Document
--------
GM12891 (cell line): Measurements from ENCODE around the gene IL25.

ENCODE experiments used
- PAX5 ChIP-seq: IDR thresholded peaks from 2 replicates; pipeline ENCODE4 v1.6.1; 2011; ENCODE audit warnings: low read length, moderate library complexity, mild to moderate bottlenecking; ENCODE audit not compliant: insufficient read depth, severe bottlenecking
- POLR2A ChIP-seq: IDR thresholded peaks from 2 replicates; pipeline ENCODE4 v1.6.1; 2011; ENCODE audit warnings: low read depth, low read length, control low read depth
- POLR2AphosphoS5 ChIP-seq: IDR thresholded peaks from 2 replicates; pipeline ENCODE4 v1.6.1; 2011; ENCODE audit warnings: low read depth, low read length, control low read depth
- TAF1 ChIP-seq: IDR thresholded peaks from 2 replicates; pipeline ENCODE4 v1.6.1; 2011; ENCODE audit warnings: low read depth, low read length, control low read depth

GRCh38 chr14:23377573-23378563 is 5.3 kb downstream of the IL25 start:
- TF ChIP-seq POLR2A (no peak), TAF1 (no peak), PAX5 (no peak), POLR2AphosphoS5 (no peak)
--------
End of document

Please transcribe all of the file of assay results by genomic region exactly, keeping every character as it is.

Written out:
GM12891 (cell line): Measurements from ENCODE around the gene IL25.

ENCODE experiments used
- PAX5 ChIP-seq: IDR thresholded peaks from 2 replicates; pipeline ENCODE4 v1.6.1; 2011; ENCODE audit warnings: low read length, moderate library complexity, mild to moderate bottlenecking; ENCODE audit not compliant: insufficient read depth, severe bottlenecking
- POLR2A ChIP-seq: IDR thresholded peaks from 2 replicates; pipeline ENCODE4 v1.6.1; 2011; ENCODE audit warnings: low read depth, low read length, control low read depth
- POLR2AphosphoS5 ChIP-seq: IDR thresholded peaks from 2 replicates; pipeline ENCODE4 v1.6.1; 2011; ENCODE audit warnings: low read depth, low read length, control low read depth
- TAF1 ChIP-seq: IDR thresholded peaks from 2 replicates; pipeline ENCODE4 v1.6.1; 2011; ENCODE audit warnings: low read depth, low read length, control low read depth

GRCh38 chr14:23377573-23378563 is 5.3 kb downstream of the IL25 start:
- TF ChIP-seq POLR2A (no peak), TAF1 (no peak), PAX5 (no peak), POLR2AphosphoS5 (no peak)